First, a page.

Service dogs are trained to do all sorts of amazing things, from detecting health issues to helping the physically disabled. Some are serving their country as assistants to military veterans. That’s the kind of work that should be recognized, and for one amazing service dog it will be.
A 3-year-old Lab named Sully will soon have a statue erected in his honor for his work with former United States President George HW Bush.
America’s VetDogs, a non-profit organization committed to helping the people who have served our country honorably “live with dignity and independence,” commissioned the sculpture. Artist Susan Bahary will design the statue, and it will appear in the special exhibit wing at Bush 41’s presidential library in College Station.
Sully joined the Bush family from America’s VetDogs in June of 2018. The former President shared the news in a tweet.
“A great joy to welcome home the newest member of our family, ‘Sully,’ a beautiful — and beautifully trained — lab from @AmericasVetDogs. Could not be more grateful, especially for their commitment to our veterans.”
“Like my best friend, Captain Sully Sullenberger is an U.S. Airforce Veteran, and I was named after him by #FriendsofAmericasVetDogs in Sully’s honor for his service to our country.”
Looking after a former U.S. President is no small duty, and Sully didn’t take the task lightly. He supported his person through his physical disabilities. He also brought joy to the rest of the family.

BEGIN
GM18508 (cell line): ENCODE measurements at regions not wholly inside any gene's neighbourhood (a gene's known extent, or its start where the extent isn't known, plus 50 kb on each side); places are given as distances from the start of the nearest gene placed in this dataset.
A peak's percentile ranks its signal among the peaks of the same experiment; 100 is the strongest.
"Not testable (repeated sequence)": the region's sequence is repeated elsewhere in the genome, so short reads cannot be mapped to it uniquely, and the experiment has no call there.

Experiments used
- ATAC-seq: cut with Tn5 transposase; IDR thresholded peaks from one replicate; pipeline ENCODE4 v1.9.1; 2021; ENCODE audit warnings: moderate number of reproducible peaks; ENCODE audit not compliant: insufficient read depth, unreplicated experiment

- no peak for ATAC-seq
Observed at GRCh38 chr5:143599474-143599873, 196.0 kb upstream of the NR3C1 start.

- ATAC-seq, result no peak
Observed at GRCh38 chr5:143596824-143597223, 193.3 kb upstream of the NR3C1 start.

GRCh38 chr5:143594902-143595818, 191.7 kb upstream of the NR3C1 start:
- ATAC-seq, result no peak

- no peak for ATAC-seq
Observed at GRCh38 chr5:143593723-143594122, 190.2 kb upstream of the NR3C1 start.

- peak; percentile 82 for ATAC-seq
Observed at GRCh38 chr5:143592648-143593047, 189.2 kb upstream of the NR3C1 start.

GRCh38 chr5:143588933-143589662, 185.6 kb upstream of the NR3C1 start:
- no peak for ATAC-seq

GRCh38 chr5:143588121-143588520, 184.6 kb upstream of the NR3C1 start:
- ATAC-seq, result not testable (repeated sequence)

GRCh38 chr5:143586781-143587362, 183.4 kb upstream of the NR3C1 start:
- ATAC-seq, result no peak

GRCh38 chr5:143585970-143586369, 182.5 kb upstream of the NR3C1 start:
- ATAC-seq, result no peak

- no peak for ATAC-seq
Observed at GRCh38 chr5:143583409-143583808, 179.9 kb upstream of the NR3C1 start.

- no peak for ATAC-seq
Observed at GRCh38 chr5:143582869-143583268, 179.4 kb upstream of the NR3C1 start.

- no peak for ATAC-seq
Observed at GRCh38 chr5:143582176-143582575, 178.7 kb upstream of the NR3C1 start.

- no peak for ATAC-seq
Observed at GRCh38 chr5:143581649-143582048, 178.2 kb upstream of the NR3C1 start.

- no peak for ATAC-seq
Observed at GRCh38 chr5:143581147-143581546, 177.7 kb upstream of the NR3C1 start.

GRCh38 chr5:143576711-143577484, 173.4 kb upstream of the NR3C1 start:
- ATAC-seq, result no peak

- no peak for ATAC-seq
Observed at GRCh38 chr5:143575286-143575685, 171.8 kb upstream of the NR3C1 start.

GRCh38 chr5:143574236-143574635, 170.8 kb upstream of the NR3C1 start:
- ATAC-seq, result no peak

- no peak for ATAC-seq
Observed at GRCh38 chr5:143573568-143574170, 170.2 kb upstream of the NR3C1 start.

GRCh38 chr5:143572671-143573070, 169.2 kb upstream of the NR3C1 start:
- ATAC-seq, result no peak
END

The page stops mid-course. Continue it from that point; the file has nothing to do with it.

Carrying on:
Sully was only in the 41st President’s life for the last 5 months of it, but the impact this dog made was much more significant than that.
This hero dog is a great poster pup for service dogs who improve the lives of America’s veterans.
After George HW Bush passed at the age of 94 in November 2018, a photo of Sully lying forlorn in front of his casket made headlines. “Mission Accomplished,” the post read.
Sully’s service has not gone unnoticed. The good boy was honored during the 2018 CNN Heroes Awards. On stage with Sully and his trainer Valerie Cramer, Anderson Cooper thanked them both for their service.
“He’s two and a half years old so he’s got a lot of contributions to make in the future. And thank you for all you do. It’s incredible.”
And Sully did have more work to do. The heroic pup returned to America’s VetDogs in New York to do more good elsewhere. Eventually, he joined the Walter Reed National Military Medical Center’s Facility Dog Program, where he assists wounded soldiers and active duty personnel with physical and occupational therapy.
If that’s not deserving of a commissioned statue, I don’t know what is.